Well my thinking firstly is bundling would only be for so something universally used and in line with the project goals (eg. Editor) that it would truly make sense. Obviously to avoid package bloat the criteria would have to be super-strict like this (who knows perhaps there won’t be anything else that would ever meet it.)
Which is why Hello Dolly/Akismet are great examples of what not to bundle, I mean, they wouldn’t even make it to a list of must-have kind of plugin… but even for must-have plugins there are many existing options. (Sure there are other editors out there too, but they diverge from the basic editor compatibility significantly.)
I can see definite advantages for bundling this:
- to bring awareness to the availability of Advanced Editor options while still allowing them to be truly optional. This kind of exposure helps a “feature” plugin like this evolve due to more attention and contribution
- to have a place in the project (plugin) where the Editor could be further improved without it having to affect the stability of the basic editor
- along similar lines, adds the possibility of merging other editor features (such as a frontend editor, improved autodrafts) in the future
- to demonstrate this is a better workable approach for an improved editor experience (contrasting to Gutenberg inclusion in WP core)
All good points majick. Thanks for the detailed reply.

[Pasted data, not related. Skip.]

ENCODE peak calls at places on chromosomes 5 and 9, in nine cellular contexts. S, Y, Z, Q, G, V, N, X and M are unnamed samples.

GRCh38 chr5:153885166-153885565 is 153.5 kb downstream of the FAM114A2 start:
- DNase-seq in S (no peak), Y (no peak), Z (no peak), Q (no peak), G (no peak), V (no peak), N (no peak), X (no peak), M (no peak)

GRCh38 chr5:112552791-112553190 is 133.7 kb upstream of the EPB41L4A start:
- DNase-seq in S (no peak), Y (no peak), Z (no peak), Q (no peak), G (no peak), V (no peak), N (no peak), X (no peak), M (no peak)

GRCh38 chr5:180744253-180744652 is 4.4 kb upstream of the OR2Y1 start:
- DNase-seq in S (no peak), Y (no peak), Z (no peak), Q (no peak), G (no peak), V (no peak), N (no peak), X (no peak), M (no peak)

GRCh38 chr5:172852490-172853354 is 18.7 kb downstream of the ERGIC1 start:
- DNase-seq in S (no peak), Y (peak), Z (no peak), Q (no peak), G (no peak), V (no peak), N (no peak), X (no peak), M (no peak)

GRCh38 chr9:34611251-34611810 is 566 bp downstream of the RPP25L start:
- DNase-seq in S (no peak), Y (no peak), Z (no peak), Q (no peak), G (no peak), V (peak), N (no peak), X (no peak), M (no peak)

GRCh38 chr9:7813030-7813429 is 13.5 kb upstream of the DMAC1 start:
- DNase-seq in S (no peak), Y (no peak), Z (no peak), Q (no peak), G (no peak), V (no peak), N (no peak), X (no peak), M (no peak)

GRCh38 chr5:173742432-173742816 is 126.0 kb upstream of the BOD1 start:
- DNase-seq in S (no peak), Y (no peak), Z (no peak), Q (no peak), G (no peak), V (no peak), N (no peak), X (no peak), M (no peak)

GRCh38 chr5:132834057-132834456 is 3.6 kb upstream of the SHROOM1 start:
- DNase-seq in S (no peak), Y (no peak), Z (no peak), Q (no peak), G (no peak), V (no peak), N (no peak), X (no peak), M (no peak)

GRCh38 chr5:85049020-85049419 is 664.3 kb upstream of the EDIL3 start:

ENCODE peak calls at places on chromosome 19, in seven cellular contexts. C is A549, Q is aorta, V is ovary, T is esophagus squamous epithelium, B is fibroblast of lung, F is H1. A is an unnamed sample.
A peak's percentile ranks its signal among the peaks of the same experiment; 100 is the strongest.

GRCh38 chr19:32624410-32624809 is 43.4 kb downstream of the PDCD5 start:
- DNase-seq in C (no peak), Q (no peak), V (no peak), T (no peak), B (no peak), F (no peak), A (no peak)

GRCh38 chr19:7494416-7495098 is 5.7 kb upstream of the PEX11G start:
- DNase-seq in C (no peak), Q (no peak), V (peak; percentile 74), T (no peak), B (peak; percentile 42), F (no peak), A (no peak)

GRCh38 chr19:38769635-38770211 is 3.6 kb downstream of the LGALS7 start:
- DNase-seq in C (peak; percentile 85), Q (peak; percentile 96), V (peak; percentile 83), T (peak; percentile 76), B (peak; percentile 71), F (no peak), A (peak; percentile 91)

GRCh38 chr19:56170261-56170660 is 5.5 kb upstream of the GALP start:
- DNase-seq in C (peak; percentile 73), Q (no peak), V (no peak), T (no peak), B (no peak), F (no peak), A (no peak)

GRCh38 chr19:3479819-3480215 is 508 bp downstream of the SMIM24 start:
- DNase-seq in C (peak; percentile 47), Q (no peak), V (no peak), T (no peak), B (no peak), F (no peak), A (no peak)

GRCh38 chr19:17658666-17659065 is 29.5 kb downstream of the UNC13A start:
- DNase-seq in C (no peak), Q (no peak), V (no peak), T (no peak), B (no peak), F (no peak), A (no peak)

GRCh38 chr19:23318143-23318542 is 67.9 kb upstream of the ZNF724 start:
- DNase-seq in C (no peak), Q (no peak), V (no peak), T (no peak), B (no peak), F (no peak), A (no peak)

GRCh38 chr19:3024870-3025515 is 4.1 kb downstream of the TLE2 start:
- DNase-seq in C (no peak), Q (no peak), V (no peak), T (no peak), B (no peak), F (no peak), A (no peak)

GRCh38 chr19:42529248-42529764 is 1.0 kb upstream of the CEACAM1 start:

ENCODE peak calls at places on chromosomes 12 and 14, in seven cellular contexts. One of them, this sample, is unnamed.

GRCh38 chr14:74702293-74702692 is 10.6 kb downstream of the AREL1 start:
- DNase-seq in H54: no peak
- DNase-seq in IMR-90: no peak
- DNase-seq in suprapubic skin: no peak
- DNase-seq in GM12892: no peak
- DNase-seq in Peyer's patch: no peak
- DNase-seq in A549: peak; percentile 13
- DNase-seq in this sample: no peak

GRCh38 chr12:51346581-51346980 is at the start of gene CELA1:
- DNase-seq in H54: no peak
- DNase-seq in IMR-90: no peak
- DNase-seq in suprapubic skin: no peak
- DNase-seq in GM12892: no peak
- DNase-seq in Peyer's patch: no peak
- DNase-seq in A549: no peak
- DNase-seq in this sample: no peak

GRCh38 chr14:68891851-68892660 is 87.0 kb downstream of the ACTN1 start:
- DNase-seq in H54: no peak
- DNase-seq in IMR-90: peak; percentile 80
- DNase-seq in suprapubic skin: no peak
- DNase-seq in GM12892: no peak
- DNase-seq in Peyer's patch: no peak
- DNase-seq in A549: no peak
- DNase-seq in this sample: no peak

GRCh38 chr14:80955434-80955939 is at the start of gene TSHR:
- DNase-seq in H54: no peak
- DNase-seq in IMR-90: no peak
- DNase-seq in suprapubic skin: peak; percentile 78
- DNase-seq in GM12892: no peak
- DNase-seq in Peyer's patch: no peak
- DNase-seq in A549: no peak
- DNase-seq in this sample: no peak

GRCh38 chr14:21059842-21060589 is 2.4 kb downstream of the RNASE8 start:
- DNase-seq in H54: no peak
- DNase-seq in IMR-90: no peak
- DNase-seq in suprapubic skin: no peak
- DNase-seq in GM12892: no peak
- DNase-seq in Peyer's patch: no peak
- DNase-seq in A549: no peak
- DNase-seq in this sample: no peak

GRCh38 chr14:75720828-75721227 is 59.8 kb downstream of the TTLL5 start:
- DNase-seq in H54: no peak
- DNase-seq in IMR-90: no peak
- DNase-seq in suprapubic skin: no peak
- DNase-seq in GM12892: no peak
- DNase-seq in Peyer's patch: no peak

I especially like the last one… to show how it should be done.
I guess I’m fundamentally against including anything with the core as I’d like it to be as light and clean as possible. But an advanced editor would possibly be one case where I’d make an exception. As you say, it may turn out to be the only one that is warranted.
bundling would only be for so something universally used and in line with the project goals (eg. Editor) that it would truly make sense. Obviously to avoid package bloat the criteria would have to be super-strict…
Virtually every site has a contact form, an about us page, and an FAQ page, but, like an advanced editor, they don’t belong in core. The criteria is already strict – streamline the thing, don’t add bloat – which is why an exception would have to be made to get an advanced version of existing functionality added. Additionally, I think giving every average joe user an advanced HTML editor is not a good idea – this advanced functionality should be installed on a case-by-case basis.
@anon71687268 If it were bundled with core, would that mean the plugin would be managed differently? I’d think it would just get it more attention and improvements, and there could be more devs brought on board so you wouldn’t have to do all the support and improvements yourself.
I’m just not in favor of bundling advanced functionality where there is already completely suitable functionality in place. It would also set a bad precedent. For example, ClassicPress takes basic security measures…why not bundle an actual security plugin? Another example, end users can create an FAQ page with basic markup…why not include an FAQ plugin? My point is simply that plugins shouldn’t be bundled, no matter how useful they might seem.
Improvements are only of use if you are actually using the plugin in the first place. It’s something I might install on one or two sites, but mostly I just don’t need it, and if it came bundled in with core the first thing I’d do is delete it.
I definitely don’t want to be known as the developer behind a Hello Dolly…